• Children?s Step Counts on Weekend, Physical Education, and Non?Physical Education Days

      Brusseau, Timothy A.; Kulinna, Pamela H.; Tudor-Locke, Catrine; van der Mars, Hans; Darst, Paul W.S.; Arizona State University; Pennington Biomedical Research Center; The College at Brockport (2011-01-01)
      There have been well?documented increases in overweight and obese children, sedentary lifestyles, and increased prevalence of a hypokinetic disease over the past 20 years. Thus understanding the physical activity patterns of children is essential for developing effective interventions. Little evidence exists that illustrates the contribution of weekend, physical education, and non?physical education days to overall physical activity patterns of children. The purpose of the study was to examine differences in pedometer?determined physical activity patterns of fourth and fifth grade children during weekend, physical education and non–physical education days. Three hundred and sixty?three children (8?11 years old) from six Southwestern USA elementary schools participated by wearing pedometers (Yamax Digiwalker SW?200) for seven consecutive days. Children recorded their steps at arrival to school and when they woke up and went to bed on weekend days. During weekdays, the fourth and fifth grade children averaged 13,196 ± 3,334 and 11,295 ± 3,168 steps/day for boys and girls, respectively. This is compared to a weekend average of 7,660 ± 4,647steps/day (boys) and 7,317 ± 4,062 steps/day (girls). Children were significantly more active on physical education days, averaging 12,979 steps/day (14,197 ± 4,697 steps/day for boys and 12,058 ± 3,772 steps/day for girls),compared to non?physical education school days, when they accumulated 11,809 steps/day (12,788 ± 3,600 steps/day for boys and 11,047 ± 3,382 steps/day for girls). Based on the findings in this study, children and youth are more active during school days than on weekend days. Furthermore, children are more active on physical education days than non?physical education days. These findings suggest that increased physical activity programming and interventions during weekend days may be needed to increase physical activity. The expansion of school?based physical education across more school days may also serve to increase children’s physical activity during the school week.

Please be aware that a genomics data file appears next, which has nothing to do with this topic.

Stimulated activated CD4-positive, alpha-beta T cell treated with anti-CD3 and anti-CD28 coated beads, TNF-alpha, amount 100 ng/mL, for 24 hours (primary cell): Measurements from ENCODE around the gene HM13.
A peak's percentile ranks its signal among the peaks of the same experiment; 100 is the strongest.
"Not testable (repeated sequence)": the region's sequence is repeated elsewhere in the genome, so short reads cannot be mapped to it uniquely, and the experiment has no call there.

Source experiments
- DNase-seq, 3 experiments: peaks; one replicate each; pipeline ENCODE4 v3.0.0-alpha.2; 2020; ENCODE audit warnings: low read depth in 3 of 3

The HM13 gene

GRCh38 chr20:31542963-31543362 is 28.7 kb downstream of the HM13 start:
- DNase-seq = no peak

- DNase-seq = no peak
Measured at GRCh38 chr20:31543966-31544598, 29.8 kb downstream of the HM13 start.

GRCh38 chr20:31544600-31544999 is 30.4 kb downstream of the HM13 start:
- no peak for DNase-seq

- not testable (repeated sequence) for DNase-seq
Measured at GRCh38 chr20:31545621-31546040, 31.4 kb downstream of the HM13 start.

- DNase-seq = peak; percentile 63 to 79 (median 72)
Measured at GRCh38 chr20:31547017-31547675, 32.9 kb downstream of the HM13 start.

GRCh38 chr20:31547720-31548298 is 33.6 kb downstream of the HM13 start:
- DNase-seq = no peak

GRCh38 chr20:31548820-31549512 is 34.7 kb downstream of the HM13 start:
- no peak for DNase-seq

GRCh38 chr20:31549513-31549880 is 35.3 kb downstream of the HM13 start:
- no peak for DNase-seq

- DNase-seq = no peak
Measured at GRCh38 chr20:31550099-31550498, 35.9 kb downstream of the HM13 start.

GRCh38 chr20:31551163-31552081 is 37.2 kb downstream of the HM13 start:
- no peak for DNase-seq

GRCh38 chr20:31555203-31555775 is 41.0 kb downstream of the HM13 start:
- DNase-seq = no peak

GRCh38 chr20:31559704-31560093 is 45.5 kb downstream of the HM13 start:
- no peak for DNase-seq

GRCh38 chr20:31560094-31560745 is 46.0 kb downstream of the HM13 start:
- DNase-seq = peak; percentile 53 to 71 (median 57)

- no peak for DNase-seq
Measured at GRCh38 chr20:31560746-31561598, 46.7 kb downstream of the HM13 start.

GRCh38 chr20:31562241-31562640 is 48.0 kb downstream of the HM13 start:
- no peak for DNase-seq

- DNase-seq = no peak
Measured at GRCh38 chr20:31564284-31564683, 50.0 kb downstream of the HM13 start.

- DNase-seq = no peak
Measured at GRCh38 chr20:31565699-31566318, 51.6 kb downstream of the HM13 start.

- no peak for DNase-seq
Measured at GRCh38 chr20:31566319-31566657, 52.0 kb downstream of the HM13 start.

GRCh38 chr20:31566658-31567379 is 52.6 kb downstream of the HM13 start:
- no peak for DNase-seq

• Peer Tutors' Effects on Activity Levels of Deaf Students in Inclusive Elementary Physical Education

      Lieberman, Lauren J.; Dunn, John M.; van der Mars, Hans; McCubbin, Jeff; Oregon State University; The College at Brockport; University of Utah (2000-01-01)
      The purpose of this study was to examine barriers perceived by teachers when including students with visual impairments in general physical education. Teachers (52 males, 96 females) who had children with visual impairments in their physical education classes were surveyed prior to in-service workshop participation. The most prevalent barriers were professional preparation, equipment, programming, and time. A logistic regression analysis, regressing gender, in-service training, number of students with visual impairments taught, masters degree attained, masters hours spent on visual impairments (yes or no), undergraduate hours spent on visual impairments (yes or no), and years of experience failed to indicate significant predictors of professional preparation as a barrier, Model x2 (6, n = 148) = 4.48, p > .05.